Leaked Kennedy Center Conference Call Reveals Employee Layoffs Planned Before $25 Million Bailout 

Michael Tilson Thomas, Linda Ronstadt, Sally Field, Joan Ganz Cooney, Lloyd Morrisett, Philip Bailey, Verdine White, Ralph Johnson
AP Photo/Kevin Wolf

A recording of a conference call between Kennedy Center President Deborah Rutter and staff, obtained by conservative journalist with One America News Network and former U.S. naval intelligence officer Jack Posobiec, reveals that the institution planned to furlough and lay off staff even before it got the $25 million funding from the $2 trillion coronavirus relief act.

The almost hour-long call took place before the House approved the CARES Act that was passed by the Senate.

“Many of you have probably heard the Kennedy Center is in the stimulus bill for $25 million,” Rutter said in the call. “That now still has to go to the House for approval. We have every confidence that it will but until it’s done, it’s not done.”

Rutter referred to the center lobbying Congress, and in particular Democrats, who were willing to delay relief to the American people and economy to include unrelated funding in the bill, including to the Kennedy Center.

During the negotiations for the emergency legislation, House Speaker Nancy Pelosi (D-CA) delayed the process by introducing separate legislation that, aside from the Kennedy Center funding, included provisions for ballot harvesting, mail-in voting, a path to citizenship for illegal migrants, fuel standards for vehicles, and the radical Green New Deal agenda.

Rutter said in the call that it is “relationships” on the Hill and “savvy” that helped get the $25 million bailout, even as she spent the majority of the time telling staff that non-essential employees would be either furloughed or laid off until at least May 11, the date tentatively set for reopening the center.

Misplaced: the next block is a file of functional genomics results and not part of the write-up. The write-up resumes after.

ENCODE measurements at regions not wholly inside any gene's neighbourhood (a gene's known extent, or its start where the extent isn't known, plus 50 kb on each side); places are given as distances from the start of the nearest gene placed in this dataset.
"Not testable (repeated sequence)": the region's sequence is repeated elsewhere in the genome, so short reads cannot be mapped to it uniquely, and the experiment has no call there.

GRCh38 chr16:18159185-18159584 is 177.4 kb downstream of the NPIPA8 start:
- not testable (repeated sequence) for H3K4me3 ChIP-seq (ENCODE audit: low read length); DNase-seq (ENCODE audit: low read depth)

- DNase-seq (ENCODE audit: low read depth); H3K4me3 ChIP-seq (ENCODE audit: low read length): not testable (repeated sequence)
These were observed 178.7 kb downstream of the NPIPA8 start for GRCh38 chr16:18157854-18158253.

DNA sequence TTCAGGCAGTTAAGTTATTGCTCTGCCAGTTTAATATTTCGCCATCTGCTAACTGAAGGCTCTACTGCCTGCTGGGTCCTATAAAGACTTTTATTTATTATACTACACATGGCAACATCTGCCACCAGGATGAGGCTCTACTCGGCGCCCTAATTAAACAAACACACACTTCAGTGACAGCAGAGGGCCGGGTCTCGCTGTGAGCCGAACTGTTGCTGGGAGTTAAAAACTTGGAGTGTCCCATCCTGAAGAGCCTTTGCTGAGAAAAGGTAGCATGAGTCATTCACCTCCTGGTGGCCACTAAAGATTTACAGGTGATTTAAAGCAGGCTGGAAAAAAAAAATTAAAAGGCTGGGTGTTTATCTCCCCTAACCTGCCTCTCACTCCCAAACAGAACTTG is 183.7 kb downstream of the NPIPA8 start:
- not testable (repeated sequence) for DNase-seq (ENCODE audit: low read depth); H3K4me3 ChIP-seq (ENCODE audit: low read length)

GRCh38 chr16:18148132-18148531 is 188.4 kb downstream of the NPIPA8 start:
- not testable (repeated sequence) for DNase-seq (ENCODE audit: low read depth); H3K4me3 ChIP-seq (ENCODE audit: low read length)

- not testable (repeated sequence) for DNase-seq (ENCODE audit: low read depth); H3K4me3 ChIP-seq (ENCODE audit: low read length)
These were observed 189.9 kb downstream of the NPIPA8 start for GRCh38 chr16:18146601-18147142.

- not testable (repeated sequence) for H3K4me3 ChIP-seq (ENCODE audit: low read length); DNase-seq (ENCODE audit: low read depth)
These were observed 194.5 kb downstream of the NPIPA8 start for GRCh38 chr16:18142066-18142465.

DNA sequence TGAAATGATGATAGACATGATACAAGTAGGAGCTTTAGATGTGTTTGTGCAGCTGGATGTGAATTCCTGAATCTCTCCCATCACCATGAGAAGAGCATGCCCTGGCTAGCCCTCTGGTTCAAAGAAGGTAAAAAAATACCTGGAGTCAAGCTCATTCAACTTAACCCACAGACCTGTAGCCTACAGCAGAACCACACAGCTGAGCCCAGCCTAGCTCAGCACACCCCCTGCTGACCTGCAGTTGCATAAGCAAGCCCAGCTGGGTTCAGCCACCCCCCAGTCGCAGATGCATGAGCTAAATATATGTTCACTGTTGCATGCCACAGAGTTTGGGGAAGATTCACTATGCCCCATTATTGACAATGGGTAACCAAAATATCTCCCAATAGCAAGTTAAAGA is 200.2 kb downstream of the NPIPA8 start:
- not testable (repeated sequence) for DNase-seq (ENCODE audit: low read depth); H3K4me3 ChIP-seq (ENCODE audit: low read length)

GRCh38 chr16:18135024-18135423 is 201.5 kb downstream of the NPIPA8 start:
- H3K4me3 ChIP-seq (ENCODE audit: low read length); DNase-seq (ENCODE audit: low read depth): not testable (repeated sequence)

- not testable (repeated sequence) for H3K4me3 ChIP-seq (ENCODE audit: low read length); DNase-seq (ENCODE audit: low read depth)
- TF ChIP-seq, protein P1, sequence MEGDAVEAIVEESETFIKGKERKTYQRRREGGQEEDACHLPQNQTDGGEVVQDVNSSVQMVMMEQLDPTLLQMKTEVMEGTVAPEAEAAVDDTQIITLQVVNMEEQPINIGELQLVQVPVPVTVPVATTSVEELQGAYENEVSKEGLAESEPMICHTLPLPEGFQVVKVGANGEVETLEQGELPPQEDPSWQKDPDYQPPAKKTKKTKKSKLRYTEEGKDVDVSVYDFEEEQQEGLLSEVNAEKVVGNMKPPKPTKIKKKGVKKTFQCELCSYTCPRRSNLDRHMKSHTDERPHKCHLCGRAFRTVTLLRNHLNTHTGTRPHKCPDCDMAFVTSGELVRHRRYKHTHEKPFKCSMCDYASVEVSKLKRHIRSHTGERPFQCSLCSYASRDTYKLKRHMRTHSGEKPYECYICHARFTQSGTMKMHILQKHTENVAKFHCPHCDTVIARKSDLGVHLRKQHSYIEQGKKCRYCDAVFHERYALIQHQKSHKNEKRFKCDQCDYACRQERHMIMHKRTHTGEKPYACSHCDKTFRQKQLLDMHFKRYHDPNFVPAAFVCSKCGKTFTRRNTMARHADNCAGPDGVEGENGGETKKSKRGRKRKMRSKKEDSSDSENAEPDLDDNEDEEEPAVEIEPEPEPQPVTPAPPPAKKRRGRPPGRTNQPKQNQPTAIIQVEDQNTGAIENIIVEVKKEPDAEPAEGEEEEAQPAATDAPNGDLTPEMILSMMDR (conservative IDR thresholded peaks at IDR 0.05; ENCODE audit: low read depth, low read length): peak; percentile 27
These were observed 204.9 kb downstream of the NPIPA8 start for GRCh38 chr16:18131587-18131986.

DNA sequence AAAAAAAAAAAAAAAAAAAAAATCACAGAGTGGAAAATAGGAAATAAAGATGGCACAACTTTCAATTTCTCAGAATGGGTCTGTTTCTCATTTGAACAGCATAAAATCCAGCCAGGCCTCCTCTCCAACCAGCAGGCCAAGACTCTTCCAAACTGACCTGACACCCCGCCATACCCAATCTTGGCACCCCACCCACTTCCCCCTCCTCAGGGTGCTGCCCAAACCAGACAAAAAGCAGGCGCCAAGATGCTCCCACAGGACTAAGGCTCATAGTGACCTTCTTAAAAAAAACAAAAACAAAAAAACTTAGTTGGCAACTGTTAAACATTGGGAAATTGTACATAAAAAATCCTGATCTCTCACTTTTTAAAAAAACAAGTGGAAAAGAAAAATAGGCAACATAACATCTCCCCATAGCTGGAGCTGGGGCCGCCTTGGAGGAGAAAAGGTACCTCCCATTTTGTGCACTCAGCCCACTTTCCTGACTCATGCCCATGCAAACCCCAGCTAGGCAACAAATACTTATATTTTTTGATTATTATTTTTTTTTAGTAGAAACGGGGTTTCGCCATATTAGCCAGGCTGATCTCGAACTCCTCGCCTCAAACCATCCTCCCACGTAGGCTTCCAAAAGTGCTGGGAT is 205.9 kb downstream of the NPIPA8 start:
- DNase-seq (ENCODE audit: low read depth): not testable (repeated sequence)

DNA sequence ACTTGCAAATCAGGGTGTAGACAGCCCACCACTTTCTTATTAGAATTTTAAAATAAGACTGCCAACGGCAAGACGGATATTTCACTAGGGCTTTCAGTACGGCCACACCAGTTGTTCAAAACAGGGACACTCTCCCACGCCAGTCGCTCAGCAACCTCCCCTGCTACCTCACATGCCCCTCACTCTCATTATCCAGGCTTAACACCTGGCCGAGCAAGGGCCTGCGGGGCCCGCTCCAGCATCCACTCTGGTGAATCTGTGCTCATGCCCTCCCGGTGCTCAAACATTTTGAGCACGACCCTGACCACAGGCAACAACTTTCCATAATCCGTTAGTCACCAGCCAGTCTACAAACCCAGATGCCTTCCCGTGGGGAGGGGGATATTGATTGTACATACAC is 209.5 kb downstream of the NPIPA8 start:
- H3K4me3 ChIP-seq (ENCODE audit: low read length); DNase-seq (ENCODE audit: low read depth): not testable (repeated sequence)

The legislation was also delayed for days when Democrats voted against it – even though they had supported it before Pelosi’s intervention.

“We are really grateful for this $25 million but I will tell you that it does not keep us whole,” Rutter said, calling it later, “a life preserver in a hurricane.”

Rutter told the staff that the payroll cost at the center is $5 million or more a month. 

She announced that all of the staff tasked with parking at the center had already been laid off and, as Breitbart News reported, 96 members of the National Symphony Orchestra have been furloughed.

The call included advice to staff on how to respond to those critical of the center receiving funds when so many people are suffering and even dying because of the coronavirus pandemic.

“We are now the target for a lot of unhappy people who believe that we are taking the money away from sick people to do business,” Rutter said.

The center also defends itself on its website, including a list of how it will spend the $25 million: $12,750,000 for employee compensation, $7,500,000 for employee benefits, $1,750,000 for artist contracts and fees, $250,000 for “deep cleaning,” $250,000 for “IT to improve telework capacity,” $1,000,000 for rent or utilities, $750,000 for “information technology,” and $750,000 for “other administrative expenses.”

The statement on the center website said, in part:

Our extensive financial modeling indicates that if no changes are made to our spending patterns, even if we are able to open in mid-May, with the recent $25 million federal stimulus funding, the Kennedy Center would run out of cash as early as July. In order to stretch the Center’s finances as long as possible, we must take immediate action to change our expense structure and preserve cash.  In addition to drawing from the $25 million stimulus funding and the Center’s existing $10 million line of credit, we must furlough approximately 60% of the Kennedy Center’s full-time administrative staff beginning April 6 through at least May 10, 2020. These measures are apart from the 725 hourly and part-time employees already impacted. The remaining skeleton staff consists primarily of box office, finance, marketing, and development employees required to maintain business continuity. It is imperative that we scale back the entire institution’s personnel costs during this time of closure and dearth of ticket income.

Rutter also announced that the furloughed employees, but not those laid off, will have health insurance through May 31.

As Breitbart News reported, Rutter has put her $1.2 million annual salary on hold.

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